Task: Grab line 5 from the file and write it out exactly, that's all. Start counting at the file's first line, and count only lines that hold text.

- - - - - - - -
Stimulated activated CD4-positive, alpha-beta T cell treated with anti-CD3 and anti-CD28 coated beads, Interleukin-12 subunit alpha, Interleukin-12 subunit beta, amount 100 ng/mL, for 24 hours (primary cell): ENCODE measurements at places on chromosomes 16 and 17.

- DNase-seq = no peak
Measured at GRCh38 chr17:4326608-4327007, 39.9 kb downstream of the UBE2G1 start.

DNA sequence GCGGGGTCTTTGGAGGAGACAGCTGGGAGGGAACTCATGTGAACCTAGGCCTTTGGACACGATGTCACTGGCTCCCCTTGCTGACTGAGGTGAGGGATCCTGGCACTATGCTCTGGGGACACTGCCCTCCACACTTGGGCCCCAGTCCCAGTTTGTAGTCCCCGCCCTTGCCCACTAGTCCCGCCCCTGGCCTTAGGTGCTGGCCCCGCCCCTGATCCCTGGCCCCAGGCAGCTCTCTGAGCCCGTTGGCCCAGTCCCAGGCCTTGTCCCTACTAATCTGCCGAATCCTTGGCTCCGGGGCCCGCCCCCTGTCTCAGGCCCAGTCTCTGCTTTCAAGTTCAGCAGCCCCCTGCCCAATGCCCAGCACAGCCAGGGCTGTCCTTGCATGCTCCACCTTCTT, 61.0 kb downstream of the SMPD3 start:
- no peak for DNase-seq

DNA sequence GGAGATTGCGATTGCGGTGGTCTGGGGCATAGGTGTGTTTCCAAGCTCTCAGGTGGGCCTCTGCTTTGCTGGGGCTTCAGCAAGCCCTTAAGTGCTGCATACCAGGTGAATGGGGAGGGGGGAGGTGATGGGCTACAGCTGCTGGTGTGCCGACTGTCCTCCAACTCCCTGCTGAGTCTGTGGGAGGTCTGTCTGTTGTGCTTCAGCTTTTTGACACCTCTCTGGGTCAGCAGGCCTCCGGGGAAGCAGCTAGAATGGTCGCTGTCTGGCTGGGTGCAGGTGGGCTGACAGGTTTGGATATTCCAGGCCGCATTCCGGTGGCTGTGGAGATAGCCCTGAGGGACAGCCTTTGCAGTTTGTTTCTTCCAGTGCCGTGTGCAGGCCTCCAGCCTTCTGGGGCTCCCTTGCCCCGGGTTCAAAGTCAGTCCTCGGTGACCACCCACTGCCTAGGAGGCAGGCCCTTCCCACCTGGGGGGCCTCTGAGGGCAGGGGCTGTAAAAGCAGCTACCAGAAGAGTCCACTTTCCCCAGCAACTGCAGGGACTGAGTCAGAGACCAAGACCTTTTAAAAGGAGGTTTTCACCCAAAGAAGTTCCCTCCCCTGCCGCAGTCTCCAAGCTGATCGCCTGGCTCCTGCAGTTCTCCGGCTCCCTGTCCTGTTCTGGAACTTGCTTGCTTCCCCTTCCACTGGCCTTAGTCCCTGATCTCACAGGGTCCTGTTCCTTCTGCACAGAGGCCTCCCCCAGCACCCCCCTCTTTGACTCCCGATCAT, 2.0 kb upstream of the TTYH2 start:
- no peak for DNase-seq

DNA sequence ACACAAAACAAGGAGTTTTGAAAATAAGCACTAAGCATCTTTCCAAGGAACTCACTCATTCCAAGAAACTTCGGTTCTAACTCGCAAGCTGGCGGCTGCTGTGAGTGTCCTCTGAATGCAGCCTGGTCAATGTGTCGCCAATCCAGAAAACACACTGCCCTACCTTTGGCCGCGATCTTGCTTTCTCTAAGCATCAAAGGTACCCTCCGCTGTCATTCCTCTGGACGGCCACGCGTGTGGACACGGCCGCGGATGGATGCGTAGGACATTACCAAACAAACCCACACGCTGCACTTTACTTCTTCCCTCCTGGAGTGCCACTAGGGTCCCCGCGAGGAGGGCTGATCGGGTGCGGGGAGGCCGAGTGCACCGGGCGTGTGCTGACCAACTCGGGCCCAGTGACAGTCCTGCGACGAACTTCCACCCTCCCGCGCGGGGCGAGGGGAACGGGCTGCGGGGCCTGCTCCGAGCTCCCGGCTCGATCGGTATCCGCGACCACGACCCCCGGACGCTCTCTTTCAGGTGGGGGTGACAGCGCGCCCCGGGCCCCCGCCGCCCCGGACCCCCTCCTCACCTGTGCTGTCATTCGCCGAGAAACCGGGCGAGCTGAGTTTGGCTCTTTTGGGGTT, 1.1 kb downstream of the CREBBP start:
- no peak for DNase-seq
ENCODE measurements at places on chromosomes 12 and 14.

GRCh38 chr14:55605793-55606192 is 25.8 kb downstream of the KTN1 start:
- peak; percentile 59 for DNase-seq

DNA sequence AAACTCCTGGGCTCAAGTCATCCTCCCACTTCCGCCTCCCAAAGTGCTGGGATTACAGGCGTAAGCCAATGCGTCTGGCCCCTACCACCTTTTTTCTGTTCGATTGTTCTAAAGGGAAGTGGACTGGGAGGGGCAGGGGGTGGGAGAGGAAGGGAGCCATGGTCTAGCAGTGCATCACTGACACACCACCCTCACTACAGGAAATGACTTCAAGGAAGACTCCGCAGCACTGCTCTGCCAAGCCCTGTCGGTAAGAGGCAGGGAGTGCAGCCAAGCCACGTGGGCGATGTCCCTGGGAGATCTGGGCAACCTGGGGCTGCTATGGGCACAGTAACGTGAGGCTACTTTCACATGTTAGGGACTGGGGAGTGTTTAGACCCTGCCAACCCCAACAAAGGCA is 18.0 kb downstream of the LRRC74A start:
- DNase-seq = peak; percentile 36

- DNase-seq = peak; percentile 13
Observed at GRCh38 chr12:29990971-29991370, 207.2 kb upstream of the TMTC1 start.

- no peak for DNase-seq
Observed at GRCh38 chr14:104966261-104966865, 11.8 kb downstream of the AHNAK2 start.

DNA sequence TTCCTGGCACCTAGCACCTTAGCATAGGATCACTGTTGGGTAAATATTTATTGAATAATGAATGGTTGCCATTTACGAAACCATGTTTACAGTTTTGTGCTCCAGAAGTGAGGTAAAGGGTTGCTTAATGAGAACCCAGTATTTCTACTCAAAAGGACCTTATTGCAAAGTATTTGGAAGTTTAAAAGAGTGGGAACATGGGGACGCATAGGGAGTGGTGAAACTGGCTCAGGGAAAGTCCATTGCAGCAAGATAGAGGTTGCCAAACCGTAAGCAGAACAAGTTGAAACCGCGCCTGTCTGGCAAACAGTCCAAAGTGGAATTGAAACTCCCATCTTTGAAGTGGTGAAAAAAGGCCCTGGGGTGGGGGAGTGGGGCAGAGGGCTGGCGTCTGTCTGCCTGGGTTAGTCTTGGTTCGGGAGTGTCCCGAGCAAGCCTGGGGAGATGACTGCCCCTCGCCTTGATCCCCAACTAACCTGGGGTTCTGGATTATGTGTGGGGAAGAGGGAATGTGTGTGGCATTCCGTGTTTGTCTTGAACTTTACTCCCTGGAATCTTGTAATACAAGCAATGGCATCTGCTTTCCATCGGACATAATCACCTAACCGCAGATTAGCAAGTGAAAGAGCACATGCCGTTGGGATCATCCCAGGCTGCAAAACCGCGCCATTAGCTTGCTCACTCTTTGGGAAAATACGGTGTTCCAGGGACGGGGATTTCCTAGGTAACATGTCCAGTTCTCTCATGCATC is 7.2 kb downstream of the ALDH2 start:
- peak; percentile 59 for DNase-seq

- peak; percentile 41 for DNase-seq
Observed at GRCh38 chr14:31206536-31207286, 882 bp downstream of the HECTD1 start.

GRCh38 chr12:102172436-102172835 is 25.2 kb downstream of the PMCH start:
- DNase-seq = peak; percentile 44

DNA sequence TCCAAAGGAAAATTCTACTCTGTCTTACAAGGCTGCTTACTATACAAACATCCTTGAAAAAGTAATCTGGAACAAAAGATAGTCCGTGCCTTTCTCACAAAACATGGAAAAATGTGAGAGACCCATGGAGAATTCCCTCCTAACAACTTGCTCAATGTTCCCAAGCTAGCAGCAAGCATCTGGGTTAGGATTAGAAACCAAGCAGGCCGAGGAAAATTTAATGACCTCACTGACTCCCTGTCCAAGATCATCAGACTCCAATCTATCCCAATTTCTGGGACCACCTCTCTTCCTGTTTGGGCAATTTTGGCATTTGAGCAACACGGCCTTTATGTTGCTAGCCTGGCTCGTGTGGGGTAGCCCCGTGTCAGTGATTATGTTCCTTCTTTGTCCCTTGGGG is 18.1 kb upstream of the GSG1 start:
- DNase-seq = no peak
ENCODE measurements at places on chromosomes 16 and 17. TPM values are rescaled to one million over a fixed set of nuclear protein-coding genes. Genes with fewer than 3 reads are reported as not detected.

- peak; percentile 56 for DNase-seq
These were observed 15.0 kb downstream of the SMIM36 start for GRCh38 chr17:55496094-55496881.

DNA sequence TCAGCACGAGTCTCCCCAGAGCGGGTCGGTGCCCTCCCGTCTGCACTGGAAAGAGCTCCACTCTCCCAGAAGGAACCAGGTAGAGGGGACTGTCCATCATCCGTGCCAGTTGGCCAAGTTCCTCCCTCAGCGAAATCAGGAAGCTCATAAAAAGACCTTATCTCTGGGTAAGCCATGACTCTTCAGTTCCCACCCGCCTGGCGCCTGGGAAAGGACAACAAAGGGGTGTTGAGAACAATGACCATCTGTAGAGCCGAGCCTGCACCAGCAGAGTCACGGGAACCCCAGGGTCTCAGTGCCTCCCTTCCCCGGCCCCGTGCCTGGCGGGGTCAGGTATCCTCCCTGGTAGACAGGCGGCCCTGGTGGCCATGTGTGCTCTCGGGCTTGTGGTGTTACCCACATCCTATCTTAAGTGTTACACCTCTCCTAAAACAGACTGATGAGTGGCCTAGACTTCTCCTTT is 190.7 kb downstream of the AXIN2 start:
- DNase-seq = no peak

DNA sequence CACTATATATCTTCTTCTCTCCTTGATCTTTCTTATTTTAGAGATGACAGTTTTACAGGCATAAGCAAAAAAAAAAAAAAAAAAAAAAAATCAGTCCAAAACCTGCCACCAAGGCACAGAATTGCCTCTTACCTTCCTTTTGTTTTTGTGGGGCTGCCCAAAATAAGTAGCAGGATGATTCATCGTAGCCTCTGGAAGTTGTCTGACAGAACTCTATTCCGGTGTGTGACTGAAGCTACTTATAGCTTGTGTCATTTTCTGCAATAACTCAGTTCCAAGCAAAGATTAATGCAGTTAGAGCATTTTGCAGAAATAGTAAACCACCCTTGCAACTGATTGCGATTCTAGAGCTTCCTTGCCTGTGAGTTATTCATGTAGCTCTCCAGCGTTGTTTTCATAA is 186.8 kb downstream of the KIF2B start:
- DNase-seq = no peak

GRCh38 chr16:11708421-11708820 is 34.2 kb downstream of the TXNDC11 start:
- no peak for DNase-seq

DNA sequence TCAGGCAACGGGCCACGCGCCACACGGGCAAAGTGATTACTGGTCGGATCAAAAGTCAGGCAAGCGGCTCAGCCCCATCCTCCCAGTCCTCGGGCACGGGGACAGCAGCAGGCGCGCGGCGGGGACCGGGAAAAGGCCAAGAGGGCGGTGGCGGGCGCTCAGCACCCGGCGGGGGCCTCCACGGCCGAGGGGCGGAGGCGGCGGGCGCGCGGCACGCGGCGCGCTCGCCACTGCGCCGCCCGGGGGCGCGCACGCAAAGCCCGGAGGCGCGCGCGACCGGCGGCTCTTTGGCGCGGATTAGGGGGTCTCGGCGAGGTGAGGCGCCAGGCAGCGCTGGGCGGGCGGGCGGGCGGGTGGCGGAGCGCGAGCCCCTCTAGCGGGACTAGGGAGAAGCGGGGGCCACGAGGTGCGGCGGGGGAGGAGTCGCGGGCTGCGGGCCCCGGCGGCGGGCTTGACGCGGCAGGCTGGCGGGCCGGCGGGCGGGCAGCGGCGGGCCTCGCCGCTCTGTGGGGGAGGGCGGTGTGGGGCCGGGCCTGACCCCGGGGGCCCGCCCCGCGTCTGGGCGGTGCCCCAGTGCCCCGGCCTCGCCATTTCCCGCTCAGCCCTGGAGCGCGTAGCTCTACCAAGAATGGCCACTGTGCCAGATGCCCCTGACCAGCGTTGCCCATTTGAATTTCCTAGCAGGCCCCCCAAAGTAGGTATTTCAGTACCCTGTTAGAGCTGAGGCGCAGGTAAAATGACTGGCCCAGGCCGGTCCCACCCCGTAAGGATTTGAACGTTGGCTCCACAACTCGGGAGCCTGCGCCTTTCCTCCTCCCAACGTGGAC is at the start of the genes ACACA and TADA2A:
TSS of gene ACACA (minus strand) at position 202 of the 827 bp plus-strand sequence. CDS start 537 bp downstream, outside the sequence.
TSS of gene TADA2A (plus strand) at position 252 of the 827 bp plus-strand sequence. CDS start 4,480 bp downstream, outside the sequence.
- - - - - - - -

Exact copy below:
- no peak for DNase-seq